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-   -   Hip Roof Ventilation Question (http://www.diychatroom.com/f9/hip-roof-ventilation-question-22252/)

tecboy 06-14-2008 02:21 PM

Hip Roof Ventilation Question
 
I currently have a 1500 sq foot home with a 4/12 pitch hip roof. Soffit has proper ventilation around the entire home. When i purchased my home, it had 3 standard square roof vents( the type that the majority of roofs have) on the rear side of the roof. A few years ago i removed the center vent and replaced it with a 1600 cfm power vent. I am getting estimates for a new shingle roof and this is one area that i am addressing. I have about 24 feet of ridge that i could install a ridge vent. After reading some info on the internet, i found it is not a good thing to install a power vent close the other vents as it will suck air from the closest vents vs the overhangs. Any recommendation on what types of vents and how many i should have to properly vent my attic?

Ed the Roofer 06-14-2008 03:55 PM

A 1,500 sq foot attic floor space with the "Minimum" code requirement if all conditions are met, would require 5 square feet of Total ventilation, best optimized by equal or slightly more intake ventilation as compared to exhaust ventilation. If the ventilation is not balanced between the intake and ridge exhaust, or if you do not have a vapor barrier under the warm side of your attic insulation, then the requirements for "Minimum" code and warranty approval must be Doubled, so you would then need 10 square feet of total ventilation NFVA.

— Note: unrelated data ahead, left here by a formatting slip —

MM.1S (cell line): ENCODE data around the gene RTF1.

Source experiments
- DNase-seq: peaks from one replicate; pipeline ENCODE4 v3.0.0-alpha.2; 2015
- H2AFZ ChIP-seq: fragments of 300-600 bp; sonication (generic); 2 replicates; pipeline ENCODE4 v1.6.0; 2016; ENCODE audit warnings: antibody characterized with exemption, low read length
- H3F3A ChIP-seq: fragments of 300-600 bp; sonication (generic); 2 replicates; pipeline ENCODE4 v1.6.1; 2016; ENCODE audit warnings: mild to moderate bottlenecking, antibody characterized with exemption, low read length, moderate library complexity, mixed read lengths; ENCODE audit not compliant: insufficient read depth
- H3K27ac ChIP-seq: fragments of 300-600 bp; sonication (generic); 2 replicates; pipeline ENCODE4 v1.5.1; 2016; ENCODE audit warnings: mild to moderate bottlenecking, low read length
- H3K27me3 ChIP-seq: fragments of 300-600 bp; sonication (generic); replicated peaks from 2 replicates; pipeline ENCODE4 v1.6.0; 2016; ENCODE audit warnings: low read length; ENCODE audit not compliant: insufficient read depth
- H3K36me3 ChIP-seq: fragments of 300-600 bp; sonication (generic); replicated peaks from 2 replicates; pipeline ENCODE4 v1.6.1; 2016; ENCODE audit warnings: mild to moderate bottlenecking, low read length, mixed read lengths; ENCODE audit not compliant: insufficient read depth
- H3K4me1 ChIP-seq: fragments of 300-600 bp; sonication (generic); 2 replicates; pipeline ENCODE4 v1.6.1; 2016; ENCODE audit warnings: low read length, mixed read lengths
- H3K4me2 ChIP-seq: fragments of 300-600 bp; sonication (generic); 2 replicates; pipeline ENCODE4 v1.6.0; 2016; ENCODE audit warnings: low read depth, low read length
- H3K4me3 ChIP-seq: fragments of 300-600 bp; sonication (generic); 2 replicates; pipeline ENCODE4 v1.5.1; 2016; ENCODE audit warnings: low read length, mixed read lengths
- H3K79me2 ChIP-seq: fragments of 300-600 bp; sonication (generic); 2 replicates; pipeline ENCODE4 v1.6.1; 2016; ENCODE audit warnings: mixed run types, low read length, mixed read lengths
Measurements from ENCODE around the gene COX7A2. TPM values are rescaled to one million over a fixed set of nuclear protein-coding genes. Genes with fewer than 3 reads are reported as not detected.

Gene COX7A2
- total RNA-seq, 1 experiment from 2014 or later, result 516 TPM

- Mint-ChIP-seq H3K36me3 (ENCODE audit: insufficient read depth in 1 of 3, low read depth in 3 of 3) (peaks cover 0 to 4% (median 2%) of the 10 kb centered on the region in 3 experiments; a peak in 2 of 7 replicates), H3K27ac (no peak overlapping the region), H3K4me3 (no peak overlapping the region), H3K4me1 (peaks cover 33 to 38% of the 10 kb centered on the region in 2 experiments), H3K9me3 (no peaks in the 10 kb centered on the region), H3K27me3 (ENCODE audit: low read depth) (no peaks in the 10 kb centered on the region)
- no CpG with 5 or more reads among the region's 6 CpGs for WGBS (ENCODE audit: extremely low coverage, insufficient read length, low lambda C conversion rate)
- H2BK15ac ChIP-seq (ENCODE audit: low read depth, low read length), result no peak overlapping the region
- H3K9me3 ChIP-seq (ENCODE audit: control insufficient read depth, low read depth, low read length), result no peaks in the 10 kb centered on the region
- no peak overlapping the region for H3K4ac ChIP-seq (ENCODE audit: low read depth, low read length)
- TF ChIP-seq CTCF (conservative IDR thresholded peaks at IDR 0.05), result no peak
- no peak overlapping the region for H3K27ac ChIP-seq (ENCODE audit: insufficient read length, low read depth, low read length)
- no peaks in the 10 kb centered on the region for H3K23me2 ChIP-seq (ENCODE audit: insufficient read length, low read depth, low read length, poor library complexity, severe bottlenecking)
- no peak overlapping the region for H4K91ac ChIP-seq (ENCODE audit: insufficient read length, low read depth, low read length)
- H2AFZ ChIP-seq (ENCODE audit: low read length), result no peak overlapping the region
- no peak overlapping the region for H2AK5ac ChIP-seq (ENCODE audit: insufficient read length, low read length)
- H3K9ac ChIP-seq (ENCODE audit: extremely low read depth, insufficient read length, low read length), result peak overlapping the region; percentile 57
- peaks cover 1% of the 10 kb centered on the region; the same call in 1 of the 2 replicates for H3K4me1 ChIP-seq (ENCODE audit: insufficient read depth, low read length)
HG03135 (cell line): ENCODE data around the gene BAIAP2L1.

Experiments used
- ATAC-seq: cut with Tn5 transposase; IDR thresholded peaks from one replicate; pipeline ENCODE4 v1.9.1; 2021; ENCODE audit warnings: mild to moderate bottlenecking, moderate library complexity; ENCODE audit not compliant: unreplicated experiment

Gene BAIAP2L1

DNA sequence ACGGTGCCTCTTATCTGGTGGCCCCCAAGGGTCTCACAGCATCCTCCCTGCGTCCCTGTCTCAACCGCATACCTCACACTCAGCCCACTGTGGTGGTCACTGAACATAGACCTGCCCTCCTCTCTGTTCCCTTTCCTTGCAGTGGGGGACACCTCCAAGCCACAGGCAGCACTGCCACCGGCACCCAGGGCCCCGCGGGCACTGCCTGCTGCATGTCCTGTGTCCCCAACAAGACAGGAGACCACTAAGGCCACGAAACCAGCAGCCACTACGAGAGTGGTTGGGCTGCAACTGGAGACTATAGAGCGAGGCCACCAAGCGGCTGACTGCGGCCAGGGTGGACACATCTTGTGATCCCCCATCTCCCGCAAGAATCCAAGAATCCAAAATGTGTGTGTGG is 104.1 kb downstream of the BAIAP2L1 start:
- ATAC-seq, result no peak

24 feet of Ridge using the Shingle Vent II ridge vent or the Cobra Snow Country ridge vent, will provide 432 sq in of NFVA, which is exactly 3 square feet.

Now, ensure that you have at least 3 square feet of soffit intake ventilation or have the Smart Vent under shingle ventilation product installed along the perimeter eave edges of your home, which will provide 9 sq in per lineal foot installed.

OC makes a "Ridge Vent" product, which I will NOT use as a ridge vent, but they warrant it for applications on Hips of roofs, if you wanted to consider venting the Hips in addition to your ridge. This goes against most advice given about ventilation, and I would NOT recommend it, unless you have a vaulted/cathedral ceiling instead of an actual attic area, which I do not thik you do, based on your usage of a PAV previously.

Ed

tecboy 06-16-2008 08:22 PM